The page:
How do taxes affect a supply curve?

  • Taxation shifts a supply curve to the left.

    At a given level of demand, taxation’s reduction of incentives will result in a decrease in the production of goods or services. As shown above, the equilibrium price will rise and the equilibrium quantity will fall.

    If we instituted a tax on cars equivalent to 80% of the profit from selling that car, fewer resources would be allocated to car production. The raw materials needed would be diverted to the production of more profitable goods. General taxation works the same way, just with a depression of total output rather than specific good production.

    Okay, if you’re in economics class and you’re looking for a one word answer, it moves it to the left.

    What that means is that with the introduction of more taxes, potential business owners have less incentive to go through the hell of starting a business. Very few large business owners do it because they love it, far more do it because they make a lot of money.

    Think about it this way: If your income tax for a 9–5 job was at 50%, but the tax for starting a business was 5%, would you want to start a business? Of course, because you keep almost twice the amount of money you made. However, when business and corporate tax rates get higher than income tax, it leads to less people starting businesses because the risk isn’t worth the potential of making a little more.

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    Half of the taxes are envisaged to price make supply and the other demand from their inelasticity separation of supply to demand, if any, for supply’s demand(s) of other markets. This middleman nature of taxes that are for supply of other free rider immutable services like being free to plaintiff might not righteously be despondent from maximum qoutput and consumption including inventory. Certainly, however, taxes are price making, and the dead weight imposes itself no matter the individual product revenue, yet if the supply and demand are complementary to sinking fixed cost investment machine rent propensity, the supply curve might alone shift up to accommodate the dead-weight free rider mutable taxes.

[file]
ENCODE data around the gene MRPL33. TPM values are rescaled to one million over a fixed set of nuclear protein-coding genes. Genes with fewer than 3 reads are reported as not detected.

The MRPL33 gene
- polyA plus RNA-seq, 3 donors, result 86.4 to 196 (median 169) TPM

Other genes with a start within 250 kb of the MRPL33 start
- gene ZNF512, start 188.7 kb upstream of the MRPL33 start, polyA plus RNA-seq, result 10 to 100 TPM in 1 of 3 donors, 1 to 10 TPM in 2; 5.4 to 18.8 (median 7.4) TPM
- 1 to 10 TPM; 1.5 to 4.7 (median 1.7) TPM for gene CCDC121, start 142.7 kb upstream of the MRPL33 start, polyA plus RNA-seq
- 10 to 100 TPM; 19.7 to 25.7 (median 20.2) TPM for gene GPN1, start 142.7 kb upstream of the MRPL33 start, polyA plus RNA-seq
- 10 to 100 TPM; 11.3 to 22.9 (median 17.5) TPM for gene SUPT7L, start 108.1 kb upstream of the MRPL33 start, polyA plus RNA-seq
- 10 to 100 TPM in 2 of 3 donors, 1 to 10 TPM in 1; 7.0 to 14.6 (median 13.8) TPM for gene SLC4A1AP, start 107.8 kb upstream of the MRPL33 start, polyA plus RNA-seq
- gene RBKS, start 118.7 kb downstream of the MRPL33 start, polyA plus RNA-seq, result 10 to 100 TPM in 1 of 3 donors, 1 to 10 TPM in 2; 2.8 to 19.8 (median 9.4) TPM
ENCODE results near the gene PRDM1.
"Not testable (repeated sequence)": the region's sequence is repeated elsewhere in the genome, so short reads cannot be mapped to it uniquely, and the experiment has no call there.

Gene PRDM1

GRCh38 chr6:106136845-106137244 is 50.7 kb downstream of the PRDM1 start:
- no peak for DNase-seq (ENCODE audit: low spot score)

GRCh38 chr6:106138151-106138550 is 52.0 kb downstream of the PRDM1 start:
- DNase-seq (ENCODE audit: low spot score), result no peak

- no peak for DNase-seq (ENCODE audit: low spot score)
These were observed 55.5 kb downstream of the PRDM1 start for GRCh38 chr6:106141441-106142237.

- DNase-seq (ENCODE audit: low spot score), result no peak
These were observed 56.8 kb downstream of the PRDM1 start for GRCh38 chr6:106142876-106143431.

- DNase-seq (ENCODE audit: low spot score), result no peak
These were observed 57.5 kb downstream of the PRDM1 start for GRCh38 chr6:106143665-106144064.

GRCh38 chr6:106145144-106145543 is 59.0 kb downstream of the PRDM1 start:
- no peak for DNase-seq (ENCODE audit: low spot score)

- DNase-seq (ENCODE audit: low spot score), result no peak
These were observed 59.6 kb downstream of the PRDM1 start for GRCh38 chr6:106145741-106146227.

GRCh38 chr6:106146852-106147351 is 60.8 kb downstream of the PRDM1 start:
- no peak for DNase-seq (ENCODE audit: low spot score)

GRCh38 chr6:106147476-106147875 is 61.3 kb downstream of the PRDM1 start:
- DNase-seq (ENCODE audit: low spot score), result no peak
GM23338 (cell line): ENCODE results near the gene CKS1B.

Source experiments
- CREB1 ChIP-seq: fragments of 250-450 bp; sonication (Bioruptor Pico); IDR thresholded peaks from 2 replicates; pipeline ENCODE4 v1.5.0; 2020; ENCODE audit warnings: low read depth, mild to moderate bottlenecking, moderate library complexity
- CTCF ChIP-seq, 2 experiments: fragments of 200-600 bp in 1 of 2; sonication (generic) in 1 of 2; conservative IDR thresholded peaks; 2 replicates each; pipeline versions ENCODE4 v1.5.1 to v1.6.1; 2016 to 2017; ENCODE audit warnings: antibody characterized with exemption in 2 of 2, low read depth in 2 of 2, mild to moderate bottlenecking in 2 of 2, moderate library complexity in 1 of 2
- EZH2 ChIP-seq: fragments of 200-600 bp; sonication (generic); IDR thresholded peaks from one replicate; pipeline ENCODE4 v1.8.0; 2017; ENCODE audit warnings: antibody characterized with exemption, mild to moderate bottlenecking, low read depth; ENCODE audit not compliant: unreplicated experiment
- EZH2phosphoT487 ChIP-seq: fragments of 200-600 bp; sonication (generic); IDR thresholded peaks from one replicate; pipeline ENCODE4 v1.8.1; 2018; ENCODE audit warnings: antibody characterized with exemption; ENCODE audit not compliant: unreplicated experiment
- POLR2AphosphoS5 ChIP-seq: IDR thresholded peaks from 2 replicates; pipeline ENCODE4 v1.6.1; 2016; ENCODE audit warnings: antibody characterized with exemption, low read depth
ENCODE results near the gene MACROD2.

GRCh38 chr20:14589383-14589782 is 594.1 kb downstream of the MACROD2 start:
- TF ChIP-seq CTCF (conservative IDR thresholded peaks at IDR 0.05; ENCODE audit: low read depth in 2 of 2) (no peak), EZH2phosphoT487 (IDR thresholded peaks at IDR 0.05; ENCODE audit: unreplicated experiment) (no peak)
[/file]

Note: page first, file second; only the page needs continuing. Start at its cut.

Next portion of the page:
Taxes can be on the consumer side, which effects demand. Or taxes can be on the business side, which impacts supply. So when business taxes are adjusted, it will impact the supply side. And just like with consumers, businesses would prefer or enjoy taxes. So reducing business taxes will lower the costs of doing business, which will increase supply. And raising business taxes will increase the cost of doing business, which would lower supply. Thus, we have an inverse relationship between business taxes and supply.

    Here is a graphical illustration I put together to show what would happen. If business taxes were increased, the supply curve would shift inward from S2 to S1. And if business taxes were cut, the supply curve would shift outward from S1 to S2.

    To answer this question, we have to look back at how suppliers behave in a market.

    First of all, we start off by defining the term profit.

    Profit = Revenue – Costs

    Firms basically want to maximize their profits. We know, from a calculus POV, that if profits are maximized, then the derivative of the profits with respect to quantity produced must be zero.

    The derivative of the revenue with respect to the quantity of production is the price. The derivative of the cost is the marginal cost.

    0 = Unit Price – Marginal Cost

    Thus, we obtain the relation that the price is equal to the marginal cost.

    Now, the marginal cost curve gives us the relationship between the quantity produced and the marginal cost of production. However, since marginal cost is the same as price, thus, the marginal cost curve can easily be interpreted as being nothing but the supply curve.

    Any taxes or government subsidies will naturally impact the cost function, and if it’s not constant, the marginal cost will be affected as well. Thus, the impact of a tax on a supply curve can be observed by looking into how the tax affects marginal costs.